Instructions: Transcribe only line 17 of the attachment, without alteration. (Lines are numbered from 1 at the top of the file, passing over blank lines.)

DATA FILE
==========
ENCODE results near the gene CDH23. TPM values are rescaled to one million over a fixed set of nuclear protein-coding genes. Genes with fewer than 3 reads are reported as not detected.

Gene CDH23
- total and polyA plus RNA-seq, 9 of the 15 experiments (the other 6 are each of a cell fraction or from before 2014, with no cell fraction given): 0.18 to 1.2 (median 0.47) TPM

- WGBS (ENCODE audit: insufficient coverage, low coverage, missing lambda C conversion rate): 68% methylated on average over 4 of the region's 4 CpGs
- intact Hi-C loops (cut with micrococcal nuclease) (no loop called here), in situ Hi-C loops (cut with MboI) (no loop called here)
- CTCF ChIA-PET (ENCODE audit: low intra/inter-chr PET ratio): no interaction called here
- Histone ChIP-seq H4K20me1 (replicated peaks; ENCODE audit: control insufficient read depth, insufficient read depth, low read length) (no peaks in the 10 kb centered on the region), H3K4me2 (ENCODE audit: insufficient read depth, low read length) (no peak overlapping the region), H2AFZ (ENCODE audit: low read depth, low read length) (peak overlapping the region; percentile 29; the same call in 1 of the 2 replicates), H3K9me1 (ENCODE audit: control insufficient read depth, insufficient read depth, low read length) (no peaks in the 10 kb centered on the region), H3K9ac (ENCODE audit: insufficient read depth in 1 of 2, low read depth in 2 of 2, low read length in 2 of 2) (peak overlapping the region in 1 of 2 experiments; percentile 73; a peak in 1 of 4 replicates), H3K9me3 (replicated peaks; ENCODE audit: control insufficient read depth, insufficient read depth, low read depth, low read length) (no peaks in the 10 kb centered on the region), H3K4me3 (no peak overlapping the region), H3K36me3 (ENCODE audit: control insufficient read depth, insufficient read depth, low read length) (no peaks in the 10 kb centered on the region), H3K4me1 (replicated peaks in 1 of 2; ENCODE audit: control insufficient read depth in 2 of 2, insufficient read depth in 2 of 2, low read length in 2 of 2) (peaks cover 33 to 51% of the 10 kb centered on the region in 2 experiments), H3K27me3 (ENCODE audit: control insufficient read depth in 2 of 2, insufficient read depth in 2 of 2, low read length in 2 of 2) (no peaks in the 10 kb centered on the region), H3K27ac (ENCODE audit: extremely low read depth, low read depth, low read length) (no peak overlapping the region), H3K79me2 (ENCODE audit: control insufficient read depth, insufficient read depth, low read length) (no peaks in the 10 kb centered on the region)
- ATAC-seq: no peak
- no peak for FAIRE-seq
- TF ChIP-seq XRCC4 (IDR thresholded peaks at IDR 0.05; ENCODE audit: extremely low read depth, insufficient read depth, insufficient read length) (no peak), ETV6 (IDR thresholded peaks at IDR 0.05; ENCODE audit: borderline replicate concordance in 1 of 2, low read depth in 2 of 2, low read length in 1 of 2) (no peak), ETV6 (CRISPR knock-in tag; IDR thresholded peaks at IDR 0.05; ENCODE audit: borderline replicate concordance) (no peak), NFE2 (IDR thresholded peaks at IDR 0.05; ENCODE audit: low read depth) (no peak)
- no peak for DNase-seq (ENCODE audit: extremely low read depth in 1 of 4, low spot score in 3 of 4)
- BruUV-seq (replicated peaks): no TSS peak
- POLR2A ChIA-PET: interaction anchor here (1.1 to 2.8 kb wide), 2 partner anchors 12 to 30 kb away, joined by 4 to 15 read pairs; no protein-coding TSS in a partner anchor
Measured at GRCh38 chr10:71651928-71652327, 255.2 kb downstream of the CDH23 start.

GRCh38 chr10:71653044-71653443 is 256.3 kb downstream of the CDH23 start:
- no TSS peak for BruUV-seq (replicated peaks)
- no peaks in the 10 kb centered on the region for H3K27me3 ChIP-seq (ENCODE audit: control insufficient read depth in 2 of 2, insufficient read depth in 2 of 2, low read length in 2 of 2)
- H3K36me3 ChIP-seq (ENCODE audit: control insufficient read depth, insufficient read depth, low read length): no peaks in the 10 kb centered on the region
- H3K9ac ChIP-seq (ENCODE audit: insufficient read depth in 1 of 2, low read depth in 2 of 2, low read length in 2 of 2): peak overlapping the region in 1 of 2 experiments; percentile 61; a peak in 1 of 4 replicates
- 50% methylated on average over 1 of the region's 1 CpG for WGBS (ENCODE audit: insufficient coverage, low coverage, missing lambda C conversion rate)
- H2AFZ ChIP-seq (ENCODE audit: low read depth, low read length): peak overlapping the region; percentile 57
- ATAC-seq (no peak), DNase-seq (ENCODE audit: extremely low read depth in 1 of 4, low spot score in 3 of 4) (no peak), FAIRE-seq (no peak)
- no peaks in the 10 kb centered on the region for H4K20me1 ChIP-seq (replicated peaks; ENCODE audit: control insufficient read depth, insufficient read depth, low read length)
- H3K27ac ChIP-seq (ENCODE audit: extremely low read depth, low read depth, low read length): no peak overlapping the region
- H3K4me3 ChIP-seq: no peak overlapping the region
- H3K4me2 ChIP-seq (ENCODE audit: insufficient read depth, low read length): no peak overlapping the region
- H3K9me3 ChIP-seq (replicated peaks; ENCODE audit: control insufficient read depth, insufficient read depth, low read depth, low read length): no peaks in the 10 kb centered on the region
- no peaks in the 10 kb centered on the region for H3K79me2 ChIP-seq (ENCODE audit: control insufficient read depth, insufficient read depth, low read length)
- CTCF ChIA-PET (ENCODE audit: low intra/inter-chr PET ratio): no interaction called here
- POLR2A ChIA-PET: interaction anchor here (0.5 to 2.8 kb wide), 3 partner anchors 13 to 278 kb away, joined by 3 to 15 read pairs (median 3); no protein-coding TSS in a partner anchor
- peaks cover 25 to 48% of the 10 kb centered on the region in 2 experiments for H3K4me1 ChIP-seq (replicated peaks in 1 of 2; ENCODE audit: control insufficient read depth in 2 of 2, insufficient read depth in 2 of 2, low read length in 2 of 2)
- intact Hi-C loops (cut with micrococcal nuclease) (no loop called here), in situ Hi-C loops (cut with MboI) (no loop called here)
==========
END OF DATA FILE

- no peaks in the 10 kb centered on the region for H3K27me3 ChIP-seq (ENCODE audit: control insufficient read depth in 2 of 2, insufficient read depth in 2 of 2, low read length in 2 of 2)